By Donald Zuhn --
Last week, in Sanofi-Aventis v. Sandoz, Inc., the Federal Circuit vacated the entry of a consent judgment and an injunction by the District Court for the District of New Jersey, which enjoined Defendants-Appellants Sun Pharmaceutical Industries, Ltd. and Caraco Pharmaceutical Laboratories, Ltd. ("Sun") from manufacturing and selling a generic version of the colorectal cancer drug oxaliplatin. The appeal arose from a dispute between Sun and Plaintiffs-Appellees Sanofi-Aventis, Sanofi-Aventis U.S. LLC, and Debiopharm, S.A. ("Sanofi") following Sun's filing of an Abbreviated New Drug Application (ANDA) for generic oxaliplatin and Sanofi's filing of suit against Sun in response to Sun's ANDA filing. Sanofi also filed suit against other generic drug manufacturers who filed ANDAs for generic oxaliplatin.
After Sanofi filed suit against Sun, the parties entered into settlement negotiations, eventually agreeing to a license that contained the following provision (i.e., Section 3.5, with emphasis added by the Federal Circuit):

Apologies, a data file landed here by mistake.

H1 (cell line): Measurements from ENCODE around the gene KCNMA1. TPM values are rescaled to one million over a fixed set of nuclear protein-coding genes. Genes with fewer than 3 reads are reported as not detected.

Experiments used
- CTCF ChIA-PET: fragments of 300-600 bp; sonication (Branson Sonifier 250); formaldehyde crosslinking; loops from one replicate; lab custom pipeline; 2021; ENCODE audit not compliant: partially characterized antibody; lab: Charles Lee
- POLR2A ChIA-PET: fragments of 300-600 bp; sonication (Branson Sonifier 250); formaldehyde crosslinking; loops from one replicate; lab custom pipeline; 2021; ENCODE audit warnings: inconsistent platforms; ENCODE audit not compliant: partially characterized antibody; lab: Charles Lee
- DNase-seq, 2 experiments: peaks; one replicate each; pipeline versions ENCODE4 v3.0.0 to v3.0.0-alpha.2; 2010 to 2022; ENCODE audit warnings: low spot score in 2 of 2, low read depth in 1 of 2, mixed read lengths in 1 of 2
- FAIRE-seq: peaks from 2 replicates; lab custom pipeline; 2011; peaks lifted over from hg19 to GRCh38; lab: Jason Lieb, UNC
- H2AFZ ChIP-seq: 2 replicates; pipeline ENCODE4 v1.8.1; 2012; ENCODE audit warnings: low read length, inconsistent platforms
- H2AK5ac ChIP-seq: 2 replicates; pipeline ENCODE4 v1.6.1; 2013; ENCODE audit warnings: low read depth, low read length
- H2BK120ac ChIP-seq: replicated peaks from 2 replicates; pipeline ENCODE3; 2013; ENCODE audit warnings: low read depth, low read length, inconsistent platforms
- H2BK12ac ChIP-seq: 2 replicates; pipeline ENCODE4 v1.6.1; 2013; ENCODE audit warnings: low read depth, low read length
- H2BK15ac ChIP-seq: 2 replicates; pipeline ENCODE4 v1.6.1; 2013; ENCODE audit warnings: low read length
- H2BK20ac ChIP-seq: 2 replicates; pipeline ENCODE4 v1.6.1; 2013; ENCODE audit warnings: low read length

At-Risk-Launch. In the event that, during the term of the Licensed Patents and without Sanofi's permission, any defendant in the Consolidated Eloxatin Patent Litigation sells a generic version of a Sanofi NDA Product in the Territory prior to a Final Court Decision ("At-Risk-Launch"), [Sun] will have the option of selling its Generic Equivalent prior to the Launch Date. Should Sun exercise such an option and a Court subsequently enters a decision(s) enjoining each such At-Risk Launch product(s), Sun agrees that Sun will not sell its Generic Equivalent from the time the Court enters an injunction(s) against each such At-Risk Launch Product(s) until the Launch Date.